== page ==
Bridget Collins comes to the blog with her debut title for adults, a concept heretofore unheard of and quite compelling in
I‚Äôm one of the readers who grabbed this book for the concept of bookbinding ‚Äď taking fears, memories, secrets and shames and locking them away inside the binding of a book ‚Äď to be shelved and tucked aside as you continue your life. Far from an easy or even pat solution, just in the premise you can imagine the myriad of ways this can go pear-shaped: from intentionally disguising / forgetting memories of events that could shape you as a person to removing you from your life (think It‚Äôs a Wonderful Life and George Bailey‚Äôs wish), so I was anxious to dive in.
And, the book is quite clearly divided into three sections ‚Äď the first consumed with everyone BUT the characters understanding their place and purpose ‚Äď while others know but can‚Äôt tell them. Oh it was painful and very slow ‚Äď with these hints that weren‚Äôt and a sense that bleak and ‚Äėnever to see the sunshine again in a happy way‚Äô were prevalent. Surprisingly, as much as I despise the ‚Äúsmugness‚Äô of the trope where mostly I have a little kid sing-songing I know something you don‚Äôt know running through my head, Collins prose is lovely and imaginative, descriptive and quite easy to visualize scenes and moments even through the gloom.
The second part of the book brings in some lightness and answers ‚Äď as well as a twist that I don‚Äôt think it was possible to anticipate. The flashback contained here really had possibly the lightest moments of the book, and it seemed to keep the unpleasant characters (of which there were many) confined to the edges and outside ‚Äď allowing Emmett to give us some hope for him (and readers) to find some happiness in what has, to this point, been a fairly bleak rendition of the world. People aren‚Äôt nice and wanting to see the best in others here ‚Äď they are horrible and often driven by their worst impulses (perhaps spurring the need for binders) and the concept of ‚Äėguilt‚Äô and ‚Äėremorse are lost. But with the twists and a few other surprises here ‚Äď the story moves forward and my hopes for a happier resolution (this isn‚Äôt an HEA sort of book) were fading.
The final ‚Äėsection‚Äô of this book -and mind, they are sections simply in focus and feeling drew us to the end with more bleakness and unpleasantness with a new perspective that, in my opinion, was bringing coals to Newcastle. It was far more stark than I expected, and while my hopes for an HEA were small and near-silent with the tone, the settling into the relationship (and a queer one at that) was a nice twist that I didn‚Äôt expect to find. I think that throughout my read I wanted more of the book binding and the lore surrounding it -how choices were made and perhaps more of the fantastical and magical elements that I had thought would be contained within the pages. But, the writing and the concept while bleak and far darker than I had expected (or would hope) added to what felt very ‚Äėuneven‚Äô in pacing and revelations and made this an OK read ‚Äď not great, not horrible, but far less enjoyable than the buzz led me to believe. And there is MY lesson ‚Äď buzz about titles for me rarely translates into a title I can‚Äôt live without.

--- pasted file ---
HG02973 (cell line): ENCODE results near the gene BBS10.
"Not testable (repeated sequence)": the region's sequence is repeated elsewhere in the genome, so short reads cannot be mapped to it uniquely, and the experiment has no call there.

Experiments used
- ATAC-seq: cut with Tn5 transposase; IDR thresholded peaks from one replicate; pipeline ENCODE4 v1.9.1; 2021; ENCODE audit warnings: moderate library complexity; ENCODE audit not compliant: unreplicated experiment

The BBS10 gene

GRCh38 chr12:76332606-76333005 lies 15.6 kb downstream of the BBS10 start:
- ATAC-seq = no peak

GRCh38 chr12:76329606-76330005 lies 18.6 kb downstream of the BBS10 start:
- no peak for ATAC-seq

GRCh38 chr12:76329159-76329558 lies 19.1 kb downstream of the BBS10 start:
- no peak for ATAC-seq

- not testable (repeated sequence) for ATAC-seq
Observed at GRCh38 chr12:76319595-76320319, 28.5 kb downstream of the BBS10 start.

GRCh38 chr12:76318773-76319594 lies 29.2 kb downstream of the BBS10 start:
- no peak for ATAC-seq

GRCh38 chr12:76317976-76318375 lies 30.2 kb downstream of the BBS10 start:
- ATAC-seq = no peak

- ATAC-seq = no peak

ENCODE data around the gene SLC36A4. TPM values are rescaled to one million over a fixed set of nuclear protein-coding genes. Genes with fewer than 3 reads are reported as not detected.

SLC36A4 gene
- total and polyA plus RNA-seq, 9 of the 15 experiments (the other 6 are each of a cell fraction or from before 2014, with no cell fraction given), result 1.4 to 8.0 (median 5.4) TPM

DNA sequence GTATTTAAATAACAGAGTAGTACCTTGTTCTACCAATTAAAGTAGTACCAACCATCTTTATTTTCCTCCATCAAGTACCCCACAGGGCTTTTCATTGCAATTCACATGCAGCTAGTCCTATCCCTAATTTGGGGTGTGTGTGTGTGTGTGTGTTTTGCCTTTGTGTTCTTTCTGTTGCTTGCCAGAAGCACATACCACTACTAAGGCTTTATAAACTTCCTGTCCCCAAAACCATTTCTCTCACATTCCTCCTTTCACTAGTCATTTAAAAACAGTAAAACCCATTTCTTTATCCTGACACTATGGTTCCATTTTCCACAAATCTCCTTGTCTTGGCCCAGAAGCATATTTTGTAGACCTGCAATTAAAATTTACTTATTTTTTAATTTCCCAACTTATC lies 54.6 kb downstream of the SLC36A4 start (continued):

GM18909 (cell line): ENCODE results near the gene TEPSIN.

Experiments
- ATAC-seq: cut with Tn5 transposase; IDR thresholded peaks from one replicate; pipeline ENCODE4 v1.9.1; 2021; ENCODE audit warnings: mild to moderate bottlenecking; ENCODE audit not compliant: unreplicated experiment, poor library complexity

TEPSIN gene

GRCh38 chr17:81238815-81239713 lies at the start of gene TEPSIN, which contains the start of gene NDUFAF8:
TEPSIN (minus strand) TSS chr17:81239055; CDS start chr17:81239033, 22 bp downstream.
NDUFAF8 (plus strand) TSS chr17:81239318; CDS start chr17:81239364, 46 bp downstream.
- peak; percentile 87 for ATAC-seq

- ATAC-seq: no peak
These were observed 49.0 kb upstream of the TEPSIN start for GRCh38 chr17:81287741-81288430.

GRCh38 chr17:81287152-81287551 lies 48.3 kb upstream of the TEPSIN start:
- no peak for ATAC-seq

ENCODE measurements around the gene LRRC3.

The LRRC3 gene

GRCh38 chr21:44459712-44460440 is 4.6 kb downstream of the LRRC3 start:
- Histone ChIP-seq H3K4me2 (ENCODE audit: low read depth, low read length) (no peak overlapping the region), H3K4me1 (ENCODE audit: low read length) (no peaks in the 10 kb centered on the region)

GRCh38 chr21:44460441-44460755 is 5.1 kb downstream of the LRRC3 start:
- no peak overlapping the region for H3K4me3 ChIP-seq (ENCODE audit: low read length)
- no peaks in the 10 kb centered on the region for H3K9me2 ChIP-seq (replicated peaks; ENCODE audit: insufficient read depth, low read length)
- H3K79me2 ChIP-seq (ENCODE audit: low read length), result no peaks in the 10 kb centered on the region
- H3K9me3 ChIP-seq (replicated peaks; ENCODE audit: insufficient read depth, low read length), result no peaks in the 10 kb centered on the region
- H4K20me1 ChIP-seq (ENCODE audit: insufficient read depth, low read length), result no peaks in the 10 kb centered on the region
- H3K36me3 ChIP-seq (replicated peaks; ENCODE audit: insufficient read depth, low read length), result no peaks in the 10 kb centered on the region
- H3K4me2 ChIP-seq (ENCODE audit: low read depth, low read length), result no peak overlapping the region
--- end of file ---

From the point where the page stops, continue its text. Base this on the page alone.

Title: The Binding
Author: Bridget Collins
Genre: Coming of Age, Dark-theme, LGBTQ, Literary Fiction, Magic, transgressive / speculative, Witches
Published by: The Borough Press
Published on: 16 April, 2019
Source: Publisher Via Edelweiss
Audio Length: 15 Hours: 30 minutes
Get Your Copy: Amazon ‚ô¶ Barnes&Noble ‚ô¶ iTunes ‚ô¶ Kobo ‚ô¶ Downpour ‚ô¶ IndieBound ‚ô¶ Book Depository ‚ô¶ Google ‚ô¶Audible
Imagine you could erase grief.
Imagine you could remove pain.
Imagine you could hide the darkest, most horrifying secret.
Young Emmett Farmer is working in the fields when a strange letter arrives summoning him away from his family. He is to begin an apprenticeship as a Bookbinder‚ÄĒa vocation that arouses fear, superstition, and prejudice among their small community but one neither he nor his parents can afford to refuse.
For as long as he can recall, Emmett has been drawn to books, even though they are strictly forbidden. Bookbinding is a sacred calling, Seredith informs her new apprentice, and he is a binder born. Under the old woman‚Äôs watchful eye, Emmett learns to hand-craft the elegant leather-bound volumes. Within each one they will capture something unique and extraordinary: a memory. If there‚Äôs something you want to forget, a binder can help. If there‚Äôs something you need to erase, they can assist. Within the pages of the books they create, secrets are concealed and the past is locked away. In a vault under his mentor‚Äôs workshop, rows upon rows of books are meticulously stored.
But while Seredith is an artisan, there are others of their kind, avaricious and amoral tradesman who use their talents for dark ends‚ÄĒand just as Emmett begins to settle into his new circumstances, he makes an astonishing discovery: one of the books has his name on it. Soon, everything he thought he understood about his life will be dramatically rewritten.
A copy of this title was provided via Publisher Via Edelweiss for purpose of honest review. I was not compensated for this review: all conclusions are my own responsibility.
Reading this book contributed to these challenges: